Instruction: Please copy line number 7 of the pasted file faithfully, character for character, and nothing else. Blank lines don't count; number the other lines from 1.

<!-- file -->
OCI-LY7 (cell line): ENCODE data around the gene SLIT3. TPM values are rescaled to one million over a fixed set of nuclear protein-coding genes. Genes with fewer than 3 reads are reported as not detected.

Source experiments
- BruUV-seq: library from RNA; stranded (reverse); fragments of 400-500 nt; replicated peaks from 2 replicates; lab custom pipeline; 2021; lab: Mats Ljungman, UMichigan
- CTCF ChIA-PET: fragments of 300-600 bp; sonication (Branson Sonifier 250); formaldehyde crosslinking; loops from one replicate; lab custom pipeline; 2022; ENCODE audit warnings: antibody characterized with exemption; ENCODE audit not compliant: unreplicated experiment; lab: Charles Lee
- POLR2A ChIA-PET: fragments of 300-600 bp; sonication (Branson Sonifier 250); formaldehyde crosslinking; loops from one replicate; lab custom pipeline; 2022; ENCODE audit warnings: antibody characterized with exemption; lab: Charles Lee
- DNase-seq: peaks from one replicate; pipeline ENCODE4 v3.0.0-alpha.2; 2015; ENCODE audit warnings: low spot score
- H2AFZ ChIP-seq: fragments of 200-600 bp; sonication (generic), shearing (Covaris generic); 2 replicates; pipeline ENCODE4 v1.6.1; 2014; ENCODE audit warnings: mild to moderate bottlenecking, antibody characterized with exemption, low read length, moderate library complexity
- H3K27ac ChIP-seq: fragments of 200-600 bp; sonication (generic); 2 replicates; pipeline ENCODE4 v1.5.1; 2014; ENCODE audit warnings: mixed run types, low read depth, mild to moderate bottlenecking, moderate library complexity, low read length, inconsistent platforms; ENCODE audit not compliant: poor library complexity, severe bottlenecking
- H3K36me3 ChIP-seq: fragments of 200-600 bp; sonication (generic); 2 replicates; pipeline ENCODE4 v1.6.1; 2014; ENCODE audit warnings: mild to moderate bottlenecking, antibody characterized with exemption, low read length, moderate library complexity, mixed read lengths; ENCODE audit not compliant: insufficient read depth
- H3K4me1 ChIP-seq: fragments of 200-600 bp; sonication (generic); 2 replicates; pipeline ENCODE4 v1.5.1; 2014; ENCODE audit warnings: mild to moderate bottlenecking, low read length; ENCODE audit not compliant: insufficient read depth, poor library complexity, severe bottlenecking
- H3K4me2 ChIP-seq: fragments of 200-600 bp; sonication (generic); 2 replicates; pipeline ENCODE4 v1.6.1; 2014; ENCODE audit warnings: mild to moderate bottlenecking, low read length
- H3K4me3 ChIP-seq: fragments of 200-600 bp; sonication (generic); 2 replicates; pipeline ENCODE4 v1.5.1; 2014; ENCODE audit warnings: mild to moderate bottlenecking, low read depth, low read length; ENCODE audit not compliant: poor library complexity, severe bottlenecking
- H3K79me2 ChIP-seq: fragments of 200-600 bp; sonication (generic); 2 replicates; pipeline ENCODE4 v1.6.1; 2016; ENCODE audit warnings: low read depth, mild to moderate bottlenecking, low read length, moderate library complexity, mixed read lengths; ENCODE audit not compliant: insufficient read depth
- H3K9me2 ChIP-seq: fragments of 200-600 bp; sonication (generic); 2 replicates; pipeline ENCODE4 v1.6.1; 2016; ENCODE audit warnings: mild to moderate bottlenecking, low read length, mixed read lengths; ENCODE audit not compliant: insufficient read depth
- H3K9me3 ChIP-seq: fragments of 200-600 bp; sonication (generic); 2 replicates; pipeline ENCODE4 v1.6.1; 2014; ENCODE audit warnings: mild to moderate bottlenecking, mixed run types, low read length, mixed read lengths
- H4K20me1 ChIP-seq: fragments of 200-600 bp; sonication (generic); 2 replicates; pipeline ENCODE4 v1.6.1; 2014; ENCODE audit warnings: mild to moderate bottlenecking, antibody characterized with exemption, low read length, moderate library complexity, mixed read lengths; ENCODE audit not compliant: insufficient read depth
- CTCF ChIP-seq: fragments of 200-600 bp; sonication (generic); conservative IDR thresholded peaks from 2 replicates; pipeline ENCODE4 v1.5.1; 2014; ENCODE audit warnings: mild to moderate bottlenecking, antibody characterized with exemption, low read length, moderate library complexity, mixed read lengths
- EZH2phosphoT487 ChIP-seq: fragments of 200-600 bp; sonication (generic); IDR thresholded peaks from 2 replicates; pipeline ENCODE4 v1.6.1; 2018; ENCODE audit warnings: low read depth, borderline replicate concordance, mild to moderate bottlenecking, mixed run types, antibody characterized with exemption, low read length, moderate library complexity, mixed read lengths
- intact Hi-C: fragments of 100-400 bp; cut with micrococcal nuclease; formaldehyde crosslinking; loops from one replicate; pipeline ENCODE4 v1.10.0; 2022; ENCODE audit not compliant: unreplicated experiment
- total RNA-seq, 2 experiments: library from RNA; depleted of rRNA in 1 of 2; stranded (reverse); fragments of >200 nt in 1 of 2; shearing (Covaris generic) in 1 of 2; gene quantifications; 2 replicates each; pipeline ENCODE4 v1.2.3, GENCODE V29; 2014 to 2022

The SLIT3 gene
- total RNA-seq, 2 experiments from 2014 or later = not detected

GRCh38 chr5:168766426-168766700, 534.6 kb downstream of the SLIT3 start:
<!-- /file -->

- H2AFZ ChIP-seq: fragments of 200-600 bp; sonication (generic), shearing (Covaris generic); 2 replicates; pipeline ENCODE4 v1.6.1; 2014; ENCODE audit warnings: mild to moderate bottlenecking, antibody characterized with exemption, low read length, moderate library complexity